San Jose, nonprofits wait for ruling on Google negotiations lawsuit
Working Partnerships USA Director of Public Policy speaks at a press conference Thursday after a hearing on the group's lawsuit against the city of San Jose regarding an alleged lack of transparency in the city's negotiations with Google for a big new campus in the city's downtown. Photo credit: Janice Bitters

San Jose officials and two groups suing the city over an alleged lack of transparency in its negotiations with Google for a massive new downtown campus presented their cases to a Santa Clara Superior Court judge on Thursday morning.

Now they’re all waiting to see what she’ll decide.

“The decision could come tomorrow or two weeks from now,” Jeffrey Buchanan, director of public policy for Working Partnerships USA, one of the groups suing the city.

Local nonprofit thinktank Working Partnerships USA and the First Amendment Coalition, a Bay Area nonprofit public interest organization, are suing San Jose because the pair allege the city hasn’t done a thorough search for records and emails by San Jose officials and hasn’t turned over all of the public documents required, per a state open records law, known as the California Public Records Act. They want the judge to order San Jose to do a more thorough search for documents and turn over more records related to the city’s negotiations with Google to sell publicly-owned land to the tech titan.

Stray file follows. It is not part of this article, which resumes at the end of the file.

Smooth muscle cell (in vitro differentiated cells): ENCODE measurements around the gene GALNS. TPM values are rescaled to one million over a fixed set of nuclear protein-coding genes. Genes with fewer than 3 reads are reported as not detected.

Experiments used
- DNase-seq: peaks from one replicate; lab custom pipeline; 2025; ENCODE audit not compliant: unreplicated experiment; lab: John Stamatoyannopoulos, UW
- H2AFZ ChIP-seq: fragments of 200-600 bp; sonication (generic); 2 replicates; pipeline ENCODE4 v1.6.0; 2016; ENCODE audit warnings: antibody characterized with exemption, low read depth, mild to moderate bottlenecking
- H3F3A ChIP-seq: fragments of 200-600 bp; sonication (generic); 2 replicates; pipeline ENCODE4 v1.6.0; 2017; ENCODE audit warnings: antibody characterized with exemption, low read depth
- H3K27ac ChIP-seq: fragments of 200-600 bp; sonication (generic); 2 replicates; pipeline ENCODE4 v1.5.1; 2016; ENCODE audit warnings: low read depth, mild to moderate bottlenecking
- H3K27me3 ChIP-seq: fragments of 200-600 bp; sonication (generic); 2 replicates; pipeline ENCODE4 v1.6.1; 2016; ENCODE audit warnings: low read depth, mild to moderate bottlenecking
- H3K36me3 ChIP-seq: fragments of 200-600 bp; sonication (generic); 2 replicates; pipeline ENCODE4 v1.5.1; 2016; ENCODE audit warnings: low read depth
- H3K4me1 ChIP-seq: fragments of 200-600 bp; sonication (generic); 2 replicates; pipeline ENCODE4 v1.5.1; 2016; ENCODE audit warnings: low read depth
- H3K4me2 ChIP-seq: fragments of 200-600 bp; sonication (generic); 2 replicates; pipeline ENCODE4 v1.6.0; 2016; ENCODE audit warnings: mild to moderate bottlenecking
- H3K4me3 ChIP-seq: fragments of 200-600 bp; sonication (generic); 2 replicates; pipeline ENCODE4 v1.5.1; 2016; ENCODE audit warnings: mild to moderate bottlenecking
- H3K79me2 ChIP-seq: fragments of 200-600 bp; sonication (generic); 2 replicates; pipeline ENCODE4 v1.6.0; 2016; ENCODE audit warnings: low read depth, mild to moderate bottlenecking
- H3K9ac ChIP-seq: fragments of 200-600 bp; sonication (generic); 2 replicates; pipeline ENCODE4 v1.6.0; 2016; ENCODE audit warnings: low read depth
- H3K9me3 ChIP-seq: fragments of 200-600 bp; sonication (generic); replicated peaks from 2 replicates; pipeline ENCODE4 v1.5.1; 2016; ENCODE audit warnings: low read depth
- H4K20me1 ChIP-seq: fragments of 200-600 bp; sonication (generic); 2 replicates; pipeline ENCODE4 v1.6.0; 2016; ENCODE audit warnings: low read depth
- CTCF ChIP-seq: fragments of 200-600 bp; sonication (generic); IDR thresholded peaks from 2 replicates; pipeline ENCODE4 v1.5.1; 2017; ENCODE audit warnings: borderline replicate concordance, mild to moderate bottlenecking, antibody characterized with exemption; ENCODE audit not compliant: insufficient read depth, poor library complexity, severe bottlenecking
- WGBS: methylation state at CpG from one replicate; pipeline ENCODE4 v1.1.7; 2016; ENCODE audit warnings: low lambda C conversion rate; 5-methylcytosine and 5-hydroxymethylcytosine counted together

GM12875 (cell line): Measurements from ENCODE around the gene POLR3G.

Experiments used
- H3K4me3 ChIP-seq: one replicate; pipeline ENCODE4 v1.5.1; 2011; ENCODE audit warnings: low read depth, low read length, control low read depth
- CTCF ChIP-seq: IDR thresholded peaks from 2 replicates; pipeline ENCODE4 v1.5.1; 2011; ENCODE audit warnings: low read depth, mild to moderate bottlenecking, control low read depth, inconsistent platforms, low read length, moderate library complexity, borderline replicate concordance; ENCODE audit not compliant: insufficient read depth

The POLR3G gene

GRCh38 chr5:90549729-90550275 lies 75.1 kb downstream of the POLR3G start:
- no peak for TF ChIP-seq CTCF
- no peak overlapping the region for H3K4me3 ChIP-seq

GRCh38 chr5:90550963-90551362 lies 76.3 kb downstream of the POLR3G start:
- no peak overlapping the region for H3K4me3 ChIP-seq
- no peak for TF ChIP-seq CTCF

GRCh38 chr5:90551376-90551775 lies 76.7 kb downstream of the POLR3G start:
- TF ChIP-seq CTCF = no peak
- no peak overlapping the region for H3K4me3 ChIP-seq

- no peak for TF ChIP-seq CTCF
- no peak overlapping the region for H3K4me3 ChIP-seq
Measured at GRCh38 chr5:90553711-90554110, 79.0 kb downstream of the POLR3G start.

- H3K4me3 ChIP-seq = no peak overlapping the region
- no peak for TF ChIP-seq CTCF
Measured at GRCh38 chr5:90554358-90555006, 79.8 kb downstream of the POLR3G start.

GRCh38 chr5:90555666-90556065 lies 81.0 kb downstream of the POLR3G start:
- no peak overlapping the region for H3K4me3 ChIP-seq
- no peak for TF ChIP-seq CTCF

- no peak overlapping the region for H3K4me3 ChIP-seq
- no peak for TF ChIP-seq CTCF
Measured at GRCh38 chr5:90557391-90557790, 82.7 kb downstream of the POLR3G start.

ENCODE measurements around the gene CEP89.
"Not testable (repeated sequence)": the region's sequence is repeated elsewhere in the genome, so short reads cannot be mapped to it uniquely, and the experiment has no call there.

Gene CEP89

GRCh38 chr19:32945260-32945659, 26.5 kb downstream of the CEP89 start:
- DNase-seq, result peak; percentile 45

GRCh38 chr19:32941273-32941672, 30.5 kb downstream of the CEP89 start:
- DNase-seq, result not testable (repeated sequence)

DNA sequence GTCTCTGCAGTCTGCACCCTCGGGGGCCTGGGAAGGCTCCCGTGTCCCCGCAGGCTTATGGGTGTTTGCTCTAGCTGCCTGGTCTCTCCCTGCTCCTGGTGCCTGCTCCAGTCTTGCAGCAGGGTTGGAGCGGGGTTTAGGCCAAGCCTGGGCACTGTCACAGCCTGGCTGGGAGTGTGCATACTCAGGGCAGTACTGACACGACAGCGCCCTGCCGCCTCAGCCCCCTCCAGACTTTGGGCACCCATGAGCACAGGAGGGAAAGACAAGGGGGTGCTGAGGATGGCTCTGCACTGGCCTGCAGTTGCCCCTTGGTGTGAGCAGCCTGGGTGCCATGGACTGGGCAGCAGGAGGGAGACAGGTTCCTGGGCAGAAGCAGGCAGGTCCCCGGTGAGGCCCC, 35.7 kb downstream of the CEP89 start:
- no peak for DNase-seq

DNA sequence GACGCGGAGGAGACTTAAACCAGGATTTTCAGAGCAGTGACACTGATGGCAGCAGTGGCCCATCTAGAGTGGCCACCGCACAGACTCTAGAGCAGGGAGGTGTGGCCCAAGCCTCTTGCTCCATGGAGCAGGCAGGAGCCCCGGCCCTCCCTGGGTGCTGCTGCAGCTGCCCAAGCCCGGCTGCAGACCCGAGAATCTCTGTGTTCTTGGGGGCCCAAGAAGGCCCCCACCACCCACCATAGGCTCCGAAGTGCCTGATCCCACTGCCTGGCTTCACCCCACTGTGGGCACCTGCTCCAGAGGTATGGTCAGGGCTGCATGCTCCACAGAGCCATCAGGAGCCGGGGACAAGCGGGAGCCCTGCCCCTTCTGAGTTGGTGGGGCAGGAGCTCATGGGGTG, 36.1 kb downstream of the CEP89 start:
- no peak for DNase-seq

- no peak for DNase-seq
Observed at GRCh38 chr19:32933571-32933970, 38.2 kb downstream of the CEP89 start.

San Jose, however, has maintained that it has been responsive to the two nonprofits’ requests, and has handed over all of the documents that would be considered a public record.

The case was heard shortly after Working Partnerships and First Amendment Coalition announced they’d discovered San Jose officials had lost many recordings of closed session meetings between public officials that were supposed to be kept, per the city’s own laws — a detail reported by San José Spotlight ahead of the hearing. San Jose City Attorney Rick Doyle told this news organization that the missing recordings were due to “human error,” and that the city has since fixed its process for storing the recordings.

But the recordings that were kept, the two nonprofits allege, show the city hasn’t been transparent about its negotiations.

The pair say San Jose officials discussed offering Google an approximately $8 million credit toward a future community benefits package if the tech titan paid more than the company initially wanted to pay for the city’s Fire Training Station at 255 S. Montgomery St.

That conversation was spurred by the fact that nearby land parcels owned by the Successor Agency to the Redevelopment Agency — known as SARA — that were sold to Google around the same time had been valued at about $237.50 per square foot, while a different appraiser set the value of the Fire Training Station at roughly $180 per square foot.

The difference worked out to an approximately $8 million gap in the overall price of the property. Transcripts reviewed by San José Spotlight show city officials grappled with the optics of selling its own land for less than the SARA-owned land, while Google said it would want a credit of some sort for the difference above the appraised price.

Ultimately, the city sold the site for the higher dollar amount, at $237.50 per square foot, or $42.87 million, minus $1 million for potential clean up costs for contamination on the land and about $4.2 million in potential refunds if the city doesn’t hit specific deadlines related to vacating the property on time. But San Jose officials say that sale price came with no credit toward future community benefits.